Conflicts and Compromises in Not Hiring Smokers

From the Center for Health Equity Research and Promotion, Philadelphia Veterans Affairs Medical Center (D.A.A., K.G.V.), and the Perelman School of Medicine (D.A.A., K.G.V.), the Wharton School (D.A.A., K.G.V.), the Center for Health Incentives and Behavioral Economics, Leonard Davis Institute of Health Economics (D.A.A., R.W.M., K.G.V.), and the University of Pennsylvania Health System (R.W.M.), University of Pennsylvania - all in Philadelphia.
New England Journal of Medicine (Impact Factor: 55.87). 03/2013; 368(15). DOI: 10.1056/NEJMp1303632
Source: PubMed


Tobacco use is responsible for approximately 440,000 deaths in the United States each year - about one death out of every five. This number is more than the annual number of deaths caused by HIV infection, illegal drug use, alcohol use, motor vehicle injuries, suicides, and murders combined(1) and more than the number of American servicemen who died during World War II. A small but increasing number of employers - including health care systems such as the Cleveland Clinic, Geisinger, Baylor, and the University of Pennsylvania Health System - have established policies of no longer hiring tobacco users. These employers . . .

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    • "Approaches include smoke free air laws (Tynan et al., 2011), media campaigns (Wakefield et al., 2010), and pictorial health warnings on tobacco products (Cameron et al., 2015; Hammond, 2011; Monarrez-Espino et al., 2014). In addition, some organizations have instituted antismoking policies such as prohibiting the hiring of smokers (Asch et al., 2013) or requiring higher health insurance premiums for smokers (Madison et al., 2013). Alongside changes in social attitudes , these policies could contribute to the stigmatization of smokers (Bayer, 2008; Bell et al., 2010a). "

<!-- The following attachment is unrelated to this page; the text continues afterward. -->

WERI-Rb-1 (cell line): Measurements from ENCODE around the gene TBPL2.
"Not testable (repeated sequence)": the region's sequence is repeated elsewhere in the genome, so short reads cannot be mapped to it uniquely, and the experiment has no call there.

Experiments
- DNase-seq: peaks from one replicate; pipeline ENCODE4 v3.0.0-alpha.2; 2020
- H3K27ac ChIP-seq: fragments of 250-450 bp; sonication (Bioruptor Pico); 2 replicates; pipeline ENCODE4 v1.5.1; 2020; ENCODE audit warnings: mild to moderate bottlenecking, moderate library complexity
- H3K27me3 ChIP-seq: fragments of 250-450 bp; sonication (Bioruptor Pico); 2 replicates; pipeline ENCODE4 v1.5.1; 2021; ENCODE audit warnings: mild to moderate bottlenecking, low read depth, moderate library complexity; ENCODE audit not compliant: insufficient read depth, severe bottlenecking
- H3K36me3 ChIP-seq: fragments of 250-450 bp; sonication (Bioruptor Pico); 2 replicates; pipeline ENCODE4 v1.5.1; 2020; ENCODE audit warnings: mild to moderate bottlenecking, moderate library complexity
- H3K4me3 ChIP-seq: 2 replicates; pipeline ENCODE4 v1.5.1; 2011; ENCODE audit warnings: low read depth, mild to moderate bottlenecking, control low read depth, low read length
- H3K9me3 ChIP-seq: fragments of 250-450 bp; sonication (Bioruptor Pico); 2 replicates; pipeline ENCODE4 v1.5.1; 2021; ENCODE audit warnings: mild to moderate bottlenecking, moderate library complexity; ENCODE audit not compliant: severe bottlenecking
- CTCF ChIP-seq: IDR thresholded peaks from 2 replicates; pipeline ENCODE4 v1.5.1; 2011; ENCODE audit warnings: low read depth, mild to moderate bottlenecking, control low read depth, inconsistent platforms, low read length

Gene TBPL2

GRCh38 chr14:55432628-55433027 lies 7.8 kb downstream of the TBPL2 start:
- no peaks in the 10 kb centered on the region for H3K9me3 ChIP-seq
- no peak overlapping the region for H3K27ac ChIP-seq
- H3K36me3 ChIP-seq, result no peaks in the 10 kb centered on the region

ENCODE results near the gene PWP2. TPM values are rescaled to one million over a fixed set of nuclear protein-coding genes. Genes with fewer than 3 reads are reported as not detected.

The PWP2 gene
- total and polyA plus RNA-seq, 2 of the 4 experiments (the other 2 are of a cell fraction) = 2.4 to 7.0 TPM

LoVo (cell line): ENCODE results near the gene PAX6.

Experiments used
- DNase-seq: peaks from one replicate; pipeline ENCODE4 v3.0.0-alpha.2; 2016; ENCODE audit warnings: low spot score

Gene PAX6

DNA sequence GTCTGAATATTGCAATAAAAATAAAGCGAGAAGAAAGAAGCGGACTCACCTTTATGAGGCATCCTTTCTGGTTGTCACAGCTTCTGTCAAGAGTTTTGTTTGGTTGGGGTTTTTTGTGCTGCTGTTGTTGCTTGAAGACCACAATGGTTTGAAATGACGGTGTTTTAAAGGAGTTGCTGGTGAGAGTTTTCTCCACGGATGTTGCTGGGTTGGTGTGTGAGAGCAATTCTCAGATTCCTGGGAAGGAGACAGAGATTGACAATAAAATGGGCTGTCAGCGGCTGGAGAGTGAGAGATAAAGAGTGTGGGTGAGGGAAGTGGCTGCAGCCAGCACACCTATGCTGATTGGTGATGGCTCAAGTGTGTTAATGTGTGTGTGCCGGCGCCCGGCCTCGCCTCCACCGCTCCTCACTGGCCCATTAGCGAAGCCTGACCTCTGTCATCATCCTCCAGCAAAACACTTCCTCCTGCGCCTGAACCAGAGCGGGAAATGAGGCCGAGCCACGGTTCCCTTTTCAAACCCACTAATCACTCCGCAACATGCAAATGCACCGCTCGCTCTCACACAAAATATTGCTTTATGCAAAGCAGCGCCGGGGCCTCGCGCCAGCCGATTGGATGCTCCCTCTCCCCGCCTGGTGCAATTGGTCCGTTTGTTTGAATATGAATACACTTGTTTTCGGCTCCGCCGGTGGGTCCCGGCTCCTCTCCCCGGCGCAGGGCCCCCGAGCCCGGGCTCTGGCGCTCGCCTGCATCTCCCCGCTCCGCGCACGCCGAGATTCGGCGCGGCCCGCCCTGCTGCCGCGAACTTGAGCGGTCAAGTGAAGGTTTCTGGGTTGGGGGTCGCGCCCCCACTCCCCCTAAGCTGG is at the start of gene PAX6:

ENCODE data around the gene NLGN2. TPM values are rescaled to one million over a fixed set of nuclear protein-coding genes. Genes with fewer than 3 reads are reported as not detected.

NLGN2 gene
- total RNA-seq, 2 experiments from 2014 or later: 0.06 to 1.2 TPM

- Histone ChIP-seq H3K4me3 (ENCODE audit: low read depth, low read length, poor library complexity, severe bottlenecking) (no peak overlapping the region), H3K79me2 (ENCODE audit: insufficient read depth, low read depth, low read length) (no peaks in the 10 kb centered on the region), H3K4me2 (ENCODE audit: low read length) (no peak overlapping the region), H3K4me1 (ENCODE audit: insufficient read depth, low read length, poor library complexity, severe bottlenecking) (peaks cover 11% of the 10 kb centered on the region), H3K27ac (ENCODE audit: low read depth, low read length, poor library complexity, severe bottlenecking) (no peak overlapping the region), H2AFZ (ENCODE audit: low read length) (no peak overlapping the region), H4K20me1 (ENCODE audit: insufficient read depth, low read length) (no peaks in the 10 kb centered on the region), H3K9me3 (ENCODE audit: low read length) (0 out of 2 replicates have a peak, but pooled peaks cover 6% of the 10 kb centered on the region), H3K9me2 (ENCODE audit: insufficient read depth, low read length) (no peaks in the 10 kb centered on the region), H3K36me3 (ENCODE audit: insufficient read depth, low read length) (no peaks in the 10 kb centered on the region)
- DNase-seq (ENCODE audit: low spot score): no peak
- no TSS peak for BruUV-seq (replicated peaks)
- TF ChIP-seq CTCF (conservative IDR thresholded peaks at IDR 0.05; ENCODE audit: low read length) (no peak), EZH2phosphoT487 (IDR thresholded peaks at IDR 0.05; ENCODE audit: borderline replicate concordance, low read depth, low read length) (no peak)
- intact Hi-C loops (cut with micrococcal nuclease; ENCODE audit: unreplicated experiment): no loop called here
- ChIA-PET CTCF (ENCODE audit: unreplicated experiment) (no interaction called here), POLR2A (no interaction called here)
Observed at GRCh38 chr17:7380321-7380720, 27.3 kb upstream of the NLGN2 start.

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    ABSTRACT: Objective We attempted to estimate the excess annual costs that a US private employer may attribute to employing an individual who smokes tobacco as compared to a non-smoking employee. Design Reviewing and synthesising previous literature estimating certain discrete costs associated with smoking employees, we developed a cost estimation approach that approximates the total of such costs for US employers. We examined absenteeism, presenteesim, smoking breaks, healthcare costs and pension benefits for smokers. Results Our best estimate of the annual excess cost to employ a smoker is $5816. This estimate should be taken as a general indicator of the extent of excess costs, not as a predictive point value. Conclusions Employees who smoke impose significant excess costs on private employers. The results of this study may help inform employer decisions about tobacco-related policies.
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